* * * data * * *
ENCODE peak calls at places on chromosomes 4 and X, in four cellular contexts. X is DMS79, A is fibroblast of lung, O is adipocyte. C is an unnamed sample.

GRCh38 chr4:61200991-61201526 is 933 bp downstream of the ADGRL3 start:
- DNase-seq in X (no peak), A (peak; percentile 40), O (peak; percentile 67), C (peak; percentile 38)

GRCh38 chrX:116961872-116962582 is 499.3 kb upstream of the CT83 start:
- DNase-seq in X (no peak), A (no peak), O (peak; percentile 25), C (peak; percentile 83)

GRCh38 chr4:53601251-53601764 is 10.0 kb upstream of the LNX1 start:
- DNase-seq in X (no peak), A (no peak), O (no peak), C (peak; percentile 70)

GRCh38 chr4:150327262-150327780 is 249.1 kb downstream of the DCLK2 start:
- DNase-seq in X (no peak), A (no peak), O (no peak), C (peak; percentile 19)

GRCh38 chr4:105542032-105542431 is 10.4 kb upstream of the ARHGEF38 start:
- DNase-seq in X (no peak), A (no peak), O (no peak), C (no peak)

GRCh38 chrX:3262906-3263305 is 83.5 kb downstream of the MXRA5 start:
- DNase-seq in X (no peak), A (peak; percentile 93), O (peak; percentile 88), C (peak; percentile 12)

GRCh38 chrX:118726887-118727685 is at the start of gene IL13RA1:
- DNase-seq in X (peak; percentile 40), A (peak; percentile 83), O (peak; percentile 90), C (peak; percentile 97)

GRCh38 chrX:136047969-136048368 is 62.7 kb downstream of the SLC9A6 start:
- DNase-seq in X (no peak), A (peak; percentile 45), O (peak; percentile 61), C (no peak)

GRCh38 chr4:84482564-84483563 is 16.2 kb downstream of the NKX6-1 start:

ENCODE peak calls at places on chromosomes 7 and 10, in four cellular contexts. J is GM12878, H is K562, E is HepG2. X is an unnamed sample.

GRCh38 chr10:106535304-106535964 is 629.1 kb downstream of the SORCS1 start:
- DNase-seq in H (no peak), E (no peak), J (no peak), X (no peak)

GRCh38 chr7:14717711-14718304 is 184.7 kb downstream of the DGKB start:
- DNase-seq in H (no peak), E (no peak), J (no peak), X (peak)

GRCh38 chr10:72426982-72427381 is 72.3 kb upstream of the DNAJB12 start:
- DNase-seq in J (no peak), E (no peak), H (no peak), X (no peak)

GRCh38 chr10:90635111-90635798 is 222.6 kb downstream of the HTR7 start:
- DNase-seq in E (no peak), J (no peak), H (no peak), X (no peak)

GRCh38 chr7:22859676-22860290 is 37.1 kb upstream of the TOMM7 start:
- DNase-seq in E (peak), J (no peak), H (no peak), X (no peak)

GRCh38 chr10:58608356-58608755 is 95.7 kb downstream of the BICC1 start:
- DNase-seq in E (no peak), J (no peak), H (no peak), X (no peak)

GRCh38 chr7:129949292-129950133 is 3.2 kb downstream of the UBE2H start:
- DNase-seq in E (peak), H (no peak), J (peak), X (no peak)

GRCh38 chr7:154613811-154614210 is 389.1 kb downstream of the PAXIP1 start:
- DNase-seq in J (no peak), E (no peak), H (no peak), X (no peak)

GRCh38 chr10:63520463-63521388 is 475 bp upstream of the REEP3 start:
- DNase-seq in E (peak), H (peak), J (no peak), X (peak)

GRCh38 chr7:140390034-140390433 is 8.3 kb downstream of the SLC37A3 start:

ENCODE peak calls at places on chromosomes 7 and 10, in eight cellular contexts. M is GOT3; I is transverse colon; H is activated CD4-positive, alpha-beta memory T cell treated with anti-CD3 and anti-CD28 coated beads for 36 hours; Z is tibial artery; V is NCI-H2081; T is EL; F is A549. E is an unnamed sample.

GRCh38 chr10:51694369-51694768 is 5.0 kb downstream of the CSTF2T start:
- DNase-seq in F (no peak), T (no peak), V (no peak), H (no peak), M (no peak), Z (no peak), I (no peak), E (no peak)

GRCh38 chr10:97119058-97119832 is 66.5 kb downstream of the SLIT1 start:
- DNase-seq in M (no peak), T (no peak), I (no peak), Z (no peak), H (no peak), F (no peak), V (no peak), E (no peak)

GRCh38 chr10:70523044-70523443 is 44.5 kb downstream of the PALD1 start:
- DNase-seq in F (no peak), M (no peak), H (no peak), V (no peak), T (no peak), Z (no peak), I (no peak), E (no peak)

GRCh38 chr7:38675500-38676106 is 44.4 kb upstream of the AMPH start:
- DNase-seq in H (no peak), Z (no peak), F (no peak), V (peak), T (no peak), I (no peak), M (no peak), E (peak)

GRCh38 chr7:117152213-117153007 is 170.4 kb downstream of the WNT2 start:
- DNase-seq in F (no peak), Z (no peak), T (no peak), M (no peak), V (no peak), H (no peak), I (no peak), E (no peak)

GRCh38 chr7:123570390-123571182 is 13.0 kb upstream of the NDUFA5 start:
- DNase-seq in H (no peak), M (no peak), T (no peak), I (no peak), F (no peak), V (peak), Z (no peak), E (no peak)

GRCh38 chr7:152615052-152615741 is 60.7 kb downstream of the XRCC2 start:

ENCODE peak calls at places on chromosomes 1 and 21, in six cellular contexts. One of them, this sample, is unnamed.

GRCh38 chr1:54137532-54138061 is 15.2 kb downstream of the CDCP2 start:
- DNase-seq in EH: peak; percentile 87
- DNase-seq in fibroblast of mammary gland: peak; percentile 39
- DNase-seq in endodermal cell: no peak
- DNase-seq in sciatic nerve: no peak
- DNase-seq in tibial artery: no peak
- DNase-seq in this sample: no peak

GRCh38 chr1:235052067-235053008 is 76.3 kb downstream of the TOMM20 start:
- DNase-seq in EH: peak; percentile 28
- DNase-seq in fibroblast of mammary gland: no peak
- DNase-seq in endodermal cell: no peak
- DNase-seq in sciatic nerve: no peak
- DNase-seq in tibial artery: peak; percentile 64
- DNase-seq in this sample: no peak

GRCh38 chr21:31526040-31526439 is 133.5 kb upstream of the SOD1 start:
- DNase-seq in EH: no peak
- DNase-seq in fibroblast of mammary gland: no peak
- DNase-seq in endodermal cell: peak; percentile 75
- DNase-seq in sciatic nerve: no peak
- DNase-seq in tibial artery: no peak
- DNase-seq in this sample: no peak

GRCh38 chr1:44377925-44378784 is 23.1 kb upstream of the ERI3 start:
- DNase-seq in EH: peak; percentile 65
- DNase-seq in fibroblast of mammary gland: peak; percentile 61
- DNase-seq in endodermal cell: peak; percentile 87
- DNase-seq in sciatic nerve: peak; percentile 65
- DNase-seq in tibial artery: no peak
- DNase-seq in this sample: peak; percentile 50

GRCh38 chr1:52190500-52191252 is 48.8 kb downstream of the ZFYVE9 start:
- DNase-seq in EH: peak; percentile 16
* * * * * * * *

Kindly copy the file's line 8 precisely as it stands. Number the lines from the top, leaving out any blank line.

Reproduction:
GRCh38 chr4:150327262-150327780 is 249.1 kb downstream of the DCLK2 start: